15.
J Natl Cancer Inst ; 2018 10 12.
Artigo em Inglês | MEDLINE | ID: mdl-30312457

RESUMO

Background: BRCA1/2 mutations confer high lifetime risk of breast cancer, although other factors may modify this risk. Whether height or body mass index (BMI) modifies breast cancer risk in BRCA1/2 mutation carriers remains unclear. Methods: We used Mendelian randomization approaches to evaluate the association of height and BMI on breast cancer risk, using data from the Consortium of Investigators of Modifiers of BRCA1/2 with 14 676 BRCA1 and 7912 BRCA2 mutation carriers, including 11 451 cases of breast cancer. We created a height genetic score using 586 height-associated variants and a BMI genetic score using 93 BMI-associated variants. We examined both observed and genetically determined height and BMI with breast cancer risk using weighted Cox models. All statistical tests were two-sided. Results: Observed height was positively associated with breast cancer risk (HR = 1.09 per 10 cm increase, 95% confidence interval [CI] = 1.0 to 1.17; P = 1.17). Height genetic score was positively associated with breast cancer, although this was not statistically significant (per 10 cm increase in genetically predicted height, HR = 1.04, 95% CI = 0.93 to 1.17; P = .47). Observed BMI was inversely associated with breast cancer risk (per 5 kg/m2 increase, HR = 0.94, 95% CI = 0.90 to 0.98; P = .007). BMI genetic score was also inversely associated with breast cancer risk (per 5 kg/m2 increase in genetically predicted BMI, HR = 0.87, 95% CI = 0.76 to 0.98; P = .02). BMI was primarily associated with premenopausal breast cancer. Conclusion: Height is associated with overall breast cancer and BMI is associated with premenopausal breast cancer in BRCA1/2 mutation carriers. Incorporating height and BMI, particularly genetic score, into risk assessment may improve cancer management.

16.
J Adolesc Health ; 2018 Oct 06.
Artigo em Inglês | MEDLINE | ID: mdl-30301677

RESUMO

PURPOSE: To compare health behaviors (smoking, alcohol use, fruit and vegetable intake, and exercise frequency) and breast self-exam (BSE) between girls with breast cancer family history (BCFH+) and without (BCFH-) and assess associates of behaviors across all girls. METHODS: A total of 208 BCFH+ girls (11-19years old), with first- or second-degree relatives with breast cancer or a mother with a BRCA1/2 mutation, and 112 BCFH- peers reported their health behaviors, beliefs, and psychosocial function. RESULTS: Despite higher BCFH+ girls' greater perceived breast cancer risk, there were no differences between BCFH+ and BCFH- girls on diet, exercise, alcohol initiation, or BSE. BCFH+ girls were slightly more likely to report trying cigarettes (11% vs. 5%, p = .04). In multivariable models with all girls, categorical associations with behaviors included the following: developmental and demographic factors with smoking, alcohol, diet, and exercise; family breast cancer history and experience with smoking, alcohol, and diet; psychosocial factors with smoking; girls perceptions of cancer controllability and mother support for health behaviors with alcohol, diet, exercise, and BSE; and mother behaviors with diet. CONCLUSIONS: Adolescent girls from BCFH+ families reported similar health behaviors to BCFH- peers, signaling that they are not translating their higher perceived risk into cancer controlbehaviors. Both uncontrollable (i.e., breast cancer experiences) and modifiable factors relate to health behaviors and warrant further investigation. Results indicate that interventions with teens and parents that target modifiable variables such as controllability perceptions, maternal modeling, and communication may relate to better health behaviors and reduced future breast cancer risk.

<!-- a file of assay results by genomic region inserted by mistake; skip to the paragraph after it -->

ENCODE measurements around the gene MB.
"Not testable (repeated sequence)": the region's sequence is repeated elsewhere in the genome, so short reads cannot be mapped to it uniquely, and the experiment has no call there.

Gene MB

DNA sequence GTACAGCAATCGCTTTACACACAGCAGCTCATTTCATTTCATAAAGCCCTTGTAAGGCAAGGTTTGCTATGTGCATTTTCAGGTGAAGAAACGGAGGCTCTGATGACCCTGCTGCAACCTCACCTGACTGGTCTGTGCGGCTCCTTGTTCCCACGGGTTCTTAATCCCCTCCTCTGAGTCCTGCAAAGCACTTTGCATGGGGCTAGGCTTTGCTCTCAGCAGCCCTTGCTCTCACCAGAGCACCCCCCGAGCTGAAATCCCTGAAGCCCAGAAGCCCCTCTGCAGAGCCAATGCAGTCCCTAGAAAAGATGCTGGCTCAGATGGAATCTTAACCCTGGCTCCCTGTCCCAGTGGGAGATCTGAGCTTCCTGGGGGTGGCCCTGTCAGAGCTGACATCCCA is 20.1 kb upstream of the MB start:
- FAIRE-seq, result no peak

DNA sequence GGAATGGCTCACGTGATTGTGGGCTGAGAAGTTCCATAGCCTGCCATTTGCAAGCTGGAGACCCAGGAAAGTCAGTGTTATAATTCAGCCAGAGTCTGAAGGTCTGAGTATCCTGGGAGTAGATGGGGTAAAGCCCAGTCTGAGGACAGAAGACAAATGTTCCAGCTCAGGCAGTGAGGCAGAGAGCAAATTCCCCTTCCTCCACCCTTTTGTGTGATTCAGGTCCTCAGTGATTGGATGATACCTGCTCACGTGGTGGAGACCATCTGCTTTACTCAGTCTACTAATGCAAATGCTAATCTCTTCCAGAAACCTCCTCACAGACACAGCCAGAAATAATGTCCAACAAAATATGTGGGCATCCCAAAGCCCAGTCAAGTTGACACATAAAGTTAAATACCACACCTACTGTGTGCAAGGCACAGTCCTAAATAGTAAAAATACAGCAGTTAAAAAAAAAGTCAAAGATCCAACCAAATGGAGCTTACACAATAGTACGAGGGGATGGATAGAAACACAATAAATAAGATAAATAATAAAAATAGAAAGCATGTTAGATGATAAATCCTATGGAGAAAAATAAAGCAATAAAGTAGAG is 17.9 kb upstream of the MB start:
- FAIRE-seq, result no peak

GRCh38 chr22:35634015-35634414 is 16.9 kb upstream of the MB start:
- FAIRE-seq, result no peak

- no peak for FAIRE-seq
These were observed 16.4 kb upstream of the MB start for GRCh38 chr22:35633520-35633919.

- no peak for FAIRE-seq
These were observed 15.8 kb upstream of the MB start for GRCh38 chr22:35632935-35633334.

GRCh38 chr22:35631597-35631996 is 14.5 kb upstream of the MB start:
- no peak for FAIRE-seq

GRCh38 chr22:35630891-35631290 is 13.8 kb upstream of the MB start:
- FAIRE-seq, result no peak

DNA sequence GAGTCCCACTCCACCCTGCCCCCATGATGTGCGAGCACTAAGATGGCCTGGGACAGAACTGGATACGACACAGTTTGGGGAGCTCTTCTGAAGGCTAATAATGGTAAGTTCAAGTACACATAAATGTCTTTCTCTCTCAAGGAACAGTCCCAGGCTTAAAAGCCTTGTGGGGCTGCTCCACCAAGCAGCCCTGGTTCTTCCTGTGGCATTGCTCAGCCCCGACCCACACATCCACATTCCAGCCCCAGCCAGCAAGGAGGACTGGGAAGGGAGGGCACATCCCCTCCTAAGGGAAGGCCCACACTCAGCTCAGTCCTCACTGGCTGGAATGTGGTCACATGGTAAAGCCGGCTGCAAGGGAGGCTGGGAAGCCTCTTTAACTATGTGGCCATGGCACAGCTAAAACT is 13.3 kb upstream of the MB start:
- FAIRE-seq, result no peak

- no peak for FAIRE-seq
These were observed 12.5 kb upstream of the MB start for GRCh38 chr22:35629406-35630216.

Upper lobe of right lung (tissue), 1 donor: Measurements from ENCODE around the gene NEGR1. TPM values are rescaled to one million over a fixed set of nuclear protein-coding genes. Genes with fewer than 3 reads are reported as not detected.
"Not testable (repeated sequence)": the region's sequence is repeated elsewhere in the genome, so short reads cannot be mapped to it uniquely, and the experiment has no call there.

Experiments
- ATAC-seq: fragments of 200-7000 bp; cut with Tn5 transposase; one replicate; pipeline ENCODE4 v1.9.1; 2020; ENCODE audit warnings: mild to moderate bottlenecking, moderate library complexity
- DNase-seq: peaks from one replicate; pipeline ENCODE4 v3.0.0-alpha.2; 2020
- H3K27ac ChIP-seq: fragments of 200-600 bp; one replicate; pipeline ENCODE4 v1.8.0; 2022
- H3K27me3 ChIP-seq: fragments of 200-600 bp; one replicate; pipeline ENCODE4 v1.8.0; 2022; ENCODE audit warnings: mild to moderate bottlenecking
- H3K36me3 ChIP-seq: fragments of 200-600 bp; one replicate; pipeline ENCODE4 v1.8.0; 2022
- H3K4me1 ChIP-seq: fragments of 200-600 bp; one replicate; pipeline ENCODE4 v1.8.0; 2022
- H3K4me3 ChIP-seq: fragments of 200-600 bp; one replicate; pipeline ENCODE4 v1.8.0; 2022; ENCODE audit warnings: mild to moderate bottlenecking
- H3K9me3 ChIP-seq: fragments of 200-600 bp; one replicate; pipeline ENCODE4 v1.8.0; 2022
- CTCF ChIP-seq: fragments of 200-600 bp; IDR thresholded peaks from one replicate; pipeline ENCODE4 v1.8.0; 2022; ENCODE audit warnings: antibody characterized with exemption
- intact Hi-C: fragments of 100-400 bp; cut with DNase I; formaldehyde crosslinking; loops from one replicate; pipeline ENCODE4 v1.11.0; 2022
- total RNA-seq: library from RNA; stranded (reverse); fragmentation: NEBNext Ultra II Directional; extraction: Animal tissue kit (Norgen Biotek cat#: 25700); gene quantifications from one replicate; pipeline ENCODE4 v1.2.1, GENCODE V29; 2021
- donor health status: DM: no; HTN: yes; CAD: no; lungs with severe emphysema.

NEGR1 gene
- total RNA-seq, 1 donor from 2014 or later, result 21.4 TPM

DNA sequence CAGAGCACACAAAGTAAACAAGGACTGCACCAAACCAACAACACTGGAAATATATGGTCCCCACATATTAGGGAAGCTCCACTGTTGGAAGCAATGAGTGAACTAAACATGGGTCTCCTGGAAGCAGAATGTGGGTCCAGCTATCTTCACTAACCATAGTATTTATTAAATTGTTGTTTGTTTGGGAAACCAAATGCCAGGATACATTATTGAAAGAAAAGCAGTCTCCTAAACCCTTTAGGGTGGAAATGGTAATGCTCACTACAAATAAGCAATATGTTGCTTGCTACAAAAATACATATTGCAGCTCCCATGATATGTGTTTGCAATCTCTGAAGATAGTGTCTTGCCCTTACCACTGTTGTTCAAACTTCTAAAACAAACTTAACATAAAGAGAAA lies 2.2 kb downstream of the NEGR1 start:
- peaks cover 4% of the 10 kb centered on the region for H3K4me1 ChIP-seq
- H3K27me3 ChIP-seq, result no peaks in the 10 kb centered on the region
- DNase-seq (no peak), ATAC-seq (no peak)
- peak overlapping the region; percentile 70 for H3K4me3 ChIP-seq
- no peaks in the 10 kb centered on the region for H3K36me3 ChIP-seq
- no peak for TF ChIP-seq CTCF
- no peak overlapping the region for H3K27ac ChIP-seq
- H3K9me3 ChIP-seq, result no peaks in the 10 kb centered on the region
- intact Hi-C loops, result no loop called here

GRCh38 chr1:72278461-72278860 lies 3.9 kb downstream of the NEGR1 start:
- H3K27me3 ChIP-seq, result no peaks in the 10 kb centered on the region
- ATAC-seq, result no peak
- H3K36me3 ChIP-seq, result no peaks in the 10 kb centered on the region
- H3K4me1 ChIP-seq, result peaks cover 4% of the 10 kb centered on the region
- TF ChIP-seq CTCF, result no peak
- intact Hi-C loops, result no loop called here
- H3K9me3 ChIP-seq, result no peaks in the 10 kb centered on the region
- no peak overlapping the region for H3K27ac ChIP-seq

17.
J Clin Oncol ; : JCO2018786558, 2018 Sep 21.
Artigo em Inglês | MEDLINE | ID: mdl-30240327

RESUMO

PURPOSE: This multicenter phase II trial evaluated lurbinectedin (PM01183), a selective inhibitor of active transcription of protein-coding genes, in patients with metastatic breast cancer. A unicenter translational substudy assessed potential mechanisms of lurbinectedin resistance. PATIENTS AND METHODS: Two arms were evaluated according to germline BRCA1/2 status: BRCA1/2 mutated (arm A; n = 54) and unselected ( BRCA1/2 wild-type or unknown status; arm B; n = 35). Lurbinectedin starting dose was a 7-mg flat dose and later, 3.5 mg/m2 in arm A. The primary end point was objective response rate (ORR) per Response Evaluation Criteria in Solid Tumors (RECIST). The translational substudy of resistance mechanisms included exome sequencing (n = 13) and in vivo experiments with patient-derived xenografts (n = 11) from BRCA1/2-mutated tumors. RESULTS: ORR was 41% (95% CI, 28% to 55%) in arm A and 9% (95% CI, 2% to 24%) in arm B. In arm A, median progression-free survival was 4.6 months (95% CI, 3.0 to 6.0 months), and median overall survival was 20.0 months (95% CI, 11.8 to 26.6 months). Patients with BRCA2 mutations showed an ORR of 61%, median progression-free survival of 5.9 months, and median overall survival of 26.6 months. The safety profile improved with lurbinectedin dose adjustment to body surface area. The most common nonhematologic adverse events seen at 3.5 mg/m2 were nausea (74%; grade 3, 5%) and fatigue (74%; grade 3, 21%). Neutropenia was the most common severe hematologic adverse event (grade 3, 47%; grade 4, 10%). Exome sequencing showed mutations in genes related to the nucleotide excision repair pathway in four of seven tumors at primary or acquired resistance and in one patient with short-term stable disease. In vivo, sensitivity to cisplatin and lurbinectedin was evidenced in lurbinectedin-resistant (one of two) and cisplatin-resistant (two of three) patient-derived xenografts. CONCLUSION: Lurbinectedin showed noteworthy activity in patients with BRCA1/2 mutations. Response and survival was notable in those with BRCA2 mutations. Additional clinical development in this subset of patients with metastatic breast cancer is warranted.